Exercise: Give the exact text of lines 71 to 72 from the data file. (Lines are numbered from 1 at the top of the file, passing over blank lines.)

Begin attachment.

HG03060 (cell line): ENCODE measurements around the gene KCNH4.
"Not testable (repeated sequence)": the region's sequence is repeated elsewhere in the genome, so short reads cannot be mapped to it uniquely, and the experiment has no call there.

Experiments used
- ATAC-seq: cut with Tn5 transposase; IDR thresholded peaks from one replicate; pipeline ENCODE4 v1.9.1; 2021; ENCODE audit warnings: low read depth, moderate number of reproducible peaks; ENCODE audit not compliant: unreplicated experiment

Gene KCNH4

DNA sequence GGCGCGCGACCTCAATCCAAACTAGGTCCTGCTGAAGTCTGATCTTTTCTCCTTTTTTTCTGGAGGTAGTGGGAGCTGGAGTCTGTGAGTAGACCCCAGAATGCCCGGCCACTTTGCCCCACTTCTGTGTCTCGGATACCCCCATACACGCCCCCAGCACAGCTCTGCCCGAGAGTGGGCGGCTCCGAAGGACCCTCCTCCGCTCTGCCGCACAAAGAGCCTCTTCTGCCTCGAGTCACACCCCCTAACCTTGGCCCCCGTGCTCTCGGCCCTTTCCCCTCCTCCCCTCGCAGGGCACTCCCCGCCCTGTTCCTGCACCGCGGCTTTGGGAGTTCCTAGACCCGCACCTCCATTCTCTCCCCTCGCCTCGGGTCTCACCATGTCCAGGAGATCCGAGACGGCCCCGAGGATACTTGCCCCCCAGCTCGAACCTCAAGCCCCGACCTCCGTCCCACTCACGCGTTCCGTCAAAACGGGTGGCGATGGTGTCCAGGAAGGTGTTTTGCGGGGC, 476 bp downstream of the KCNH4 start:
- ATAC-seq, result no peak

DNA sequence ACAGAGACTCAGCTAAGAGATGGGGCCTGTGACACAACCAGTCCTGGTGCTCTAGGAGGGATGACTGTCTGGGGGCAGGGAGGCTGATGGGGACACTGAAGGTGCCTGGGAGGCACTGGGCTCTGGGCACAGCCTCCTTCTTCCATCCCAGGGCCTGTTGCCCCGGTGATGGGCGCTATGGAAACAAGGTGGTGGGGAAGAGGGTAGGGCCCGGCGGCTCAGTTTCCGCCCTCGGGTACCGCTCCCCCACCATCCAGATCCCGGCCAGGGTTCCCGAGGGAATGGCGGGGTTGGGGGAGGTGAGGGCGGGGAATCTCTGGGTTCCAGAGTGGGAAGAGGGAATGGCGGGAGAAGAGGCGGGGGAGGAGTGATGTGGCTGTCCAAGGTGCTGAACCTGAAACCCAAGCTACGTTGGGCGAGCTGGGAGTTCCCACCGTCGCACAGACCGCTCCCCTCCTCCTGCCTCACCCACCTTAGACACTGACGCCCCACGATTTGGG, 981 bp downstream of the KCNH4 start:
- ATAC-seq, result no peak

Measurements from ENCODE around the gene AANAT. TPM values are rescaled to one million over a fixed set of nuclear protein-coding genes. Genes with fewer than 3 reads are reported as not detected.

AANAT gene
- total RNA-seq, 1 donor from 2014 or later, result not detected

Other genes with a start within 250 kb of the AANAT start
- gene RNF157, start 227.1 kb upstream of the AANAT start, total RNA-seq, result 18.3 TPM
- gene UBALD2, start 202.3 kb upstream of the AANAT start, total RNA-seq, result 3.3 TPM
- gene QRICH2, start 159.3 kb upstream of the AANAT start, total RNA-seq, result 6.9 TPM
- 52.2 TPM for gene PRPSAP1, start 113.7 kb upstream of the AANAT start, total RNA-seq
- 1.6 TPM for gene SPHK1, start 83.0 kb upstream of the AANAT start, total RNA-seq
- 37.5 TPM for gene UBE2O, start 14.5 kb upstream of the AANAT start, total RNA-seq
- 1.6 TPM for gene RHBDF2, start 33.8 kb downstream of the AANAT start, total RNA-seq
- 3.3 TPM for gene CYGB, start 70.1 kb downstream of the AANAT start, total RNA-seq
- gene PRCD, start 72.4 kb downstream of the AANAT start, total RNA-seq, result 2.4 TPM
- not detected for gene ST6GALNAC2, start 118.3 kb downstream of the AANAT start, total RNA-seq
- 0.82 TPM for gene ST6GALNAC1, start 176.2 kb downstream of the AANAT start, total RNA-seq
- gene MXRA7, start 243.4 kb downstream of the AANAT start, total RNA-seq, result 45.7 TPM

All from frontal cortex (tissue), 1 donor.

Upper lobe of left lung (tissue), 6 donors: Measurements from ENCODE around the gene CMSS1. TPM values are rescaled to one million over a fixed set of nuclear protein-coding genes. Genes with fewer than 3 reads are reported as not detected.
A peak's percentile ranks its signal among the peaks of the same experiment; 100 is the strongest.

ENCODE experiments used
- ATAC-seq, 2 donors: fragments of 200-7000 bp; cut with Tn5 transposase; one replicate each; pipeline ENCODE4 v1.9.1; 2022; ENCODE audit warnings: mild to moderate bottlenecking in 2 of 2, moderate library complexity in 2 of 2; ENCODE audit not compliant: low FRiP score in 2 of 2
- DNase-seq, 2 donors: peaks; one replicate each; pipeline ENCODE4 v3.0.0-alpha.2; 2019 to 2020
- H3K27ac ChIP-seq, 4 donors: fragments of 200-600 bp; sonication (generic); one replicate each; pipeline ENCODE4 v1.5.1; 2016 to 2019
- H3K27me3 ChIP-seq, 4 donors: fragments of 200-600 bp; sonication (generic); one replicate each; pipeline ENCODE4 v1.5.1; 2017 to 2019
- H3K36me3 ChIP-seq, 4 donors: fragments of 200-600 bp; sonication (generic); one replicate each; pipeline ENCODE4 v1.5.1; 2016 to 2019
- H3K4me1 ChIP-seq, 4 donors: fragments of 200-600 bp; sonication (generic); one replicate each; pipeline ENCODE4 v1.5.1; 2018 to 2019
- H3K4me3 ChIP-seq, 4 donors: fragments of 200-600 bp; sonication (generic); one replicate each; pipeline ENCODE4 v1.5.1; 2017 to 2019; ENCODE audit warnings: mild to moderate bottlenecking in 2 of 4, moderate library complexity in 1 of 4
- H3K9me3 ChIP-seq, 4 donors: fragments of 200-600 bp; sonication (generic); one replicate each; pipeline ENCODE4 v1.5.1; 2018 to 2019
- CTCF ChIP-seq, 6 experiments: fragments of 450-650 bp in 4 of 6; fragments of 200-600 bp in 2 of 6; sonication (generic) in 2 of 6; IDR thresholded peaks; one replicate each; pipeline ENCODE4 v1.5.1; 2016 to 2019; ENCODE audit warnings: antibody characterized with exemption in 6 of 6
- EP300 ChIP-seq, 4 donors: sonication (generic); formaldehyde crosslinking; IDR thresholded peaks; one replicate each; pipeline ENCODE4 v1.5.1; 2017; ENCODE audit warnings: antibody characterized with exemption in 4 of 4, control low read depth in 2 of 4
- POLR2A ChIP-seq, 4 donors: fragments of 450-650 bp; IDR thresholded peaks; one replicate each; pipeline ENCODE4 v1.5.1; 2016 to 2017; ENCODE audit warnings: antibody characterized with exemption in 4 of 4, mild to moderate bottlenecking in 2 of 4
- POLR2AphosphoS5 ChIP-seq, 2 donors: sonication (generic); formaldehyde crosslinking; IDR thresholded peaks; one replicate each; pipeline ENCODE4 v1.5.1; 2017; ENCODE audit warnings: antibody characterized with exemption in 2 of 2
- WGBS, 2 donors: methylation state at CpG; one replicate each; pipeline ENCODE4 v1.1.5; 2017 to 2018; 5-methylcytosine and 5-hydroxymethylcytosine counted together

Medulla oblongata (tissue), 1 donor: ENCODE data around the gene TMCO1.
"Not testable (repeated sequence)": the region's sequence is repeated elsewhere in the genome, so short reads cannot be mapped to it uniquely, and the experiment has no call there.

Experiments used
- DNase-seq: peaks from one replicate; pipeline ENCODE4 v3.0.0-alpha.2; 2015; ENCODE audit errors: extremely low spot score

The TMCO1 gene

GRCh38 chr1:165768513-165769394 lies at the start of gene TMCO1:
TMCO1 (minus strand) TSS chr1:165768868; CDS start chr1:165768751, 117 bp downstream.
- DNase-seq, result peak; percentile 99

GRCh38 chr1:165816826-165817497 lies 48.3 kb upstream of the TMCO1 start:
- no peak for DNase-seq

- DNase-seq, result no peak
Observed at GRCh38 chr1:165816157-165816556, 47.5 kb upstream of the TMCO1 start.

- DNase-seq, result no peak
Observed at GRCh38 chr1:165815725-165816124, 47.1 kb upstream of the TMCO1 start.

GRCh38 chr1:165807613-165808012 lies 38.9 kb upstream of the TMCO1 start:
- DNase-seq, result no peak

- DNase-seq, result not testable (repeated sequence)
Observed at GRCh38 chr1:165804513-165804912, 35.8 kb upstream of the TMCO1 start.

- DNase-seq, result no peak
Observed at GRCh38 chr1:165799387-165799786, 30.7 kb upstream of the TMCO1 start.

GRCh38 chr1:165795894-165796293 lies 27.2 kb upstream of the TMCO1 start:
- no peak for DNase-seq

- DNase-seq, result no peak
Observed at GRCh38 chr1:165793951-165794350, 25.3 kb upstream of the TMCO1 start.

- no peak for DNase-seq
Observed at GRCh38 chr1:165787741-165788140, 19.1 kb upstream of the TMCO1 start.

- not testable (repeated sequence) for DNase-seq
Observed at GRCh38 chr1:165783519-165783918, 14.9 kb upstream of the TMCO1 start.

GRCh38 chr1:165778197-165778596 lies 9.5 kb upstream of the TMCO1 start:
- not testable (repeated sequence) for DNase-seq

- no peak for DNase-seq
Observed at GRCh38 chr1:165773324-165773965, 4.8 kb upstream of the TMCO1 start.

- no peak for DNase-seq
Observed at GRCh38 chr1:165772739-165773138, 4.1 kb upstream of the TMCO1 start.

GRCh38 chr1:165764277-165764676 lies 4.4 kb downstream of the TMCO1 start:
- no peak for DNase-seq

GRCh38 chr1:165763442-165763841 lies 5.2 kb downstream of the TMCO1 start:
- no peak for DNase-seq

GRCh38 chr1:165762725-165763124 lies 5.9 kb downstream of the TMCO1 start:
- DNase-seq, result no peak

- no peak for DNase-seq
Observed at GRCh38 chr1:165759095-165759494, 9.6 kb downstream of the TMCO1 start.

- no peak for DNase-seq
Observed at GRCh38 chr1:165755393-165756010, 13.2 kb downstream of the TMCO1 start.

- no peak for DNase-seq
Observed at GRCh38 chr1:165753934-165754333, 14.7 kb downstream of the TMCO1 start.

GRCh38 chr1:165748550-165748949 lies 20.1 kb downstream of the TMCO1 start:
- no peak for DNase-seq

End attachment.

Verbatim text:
GRCh38 chr1:165778197-165778596 lies 9.5 kb upstream of the TMCO1 start:
- not testable (repeated sequence) for DNase-seq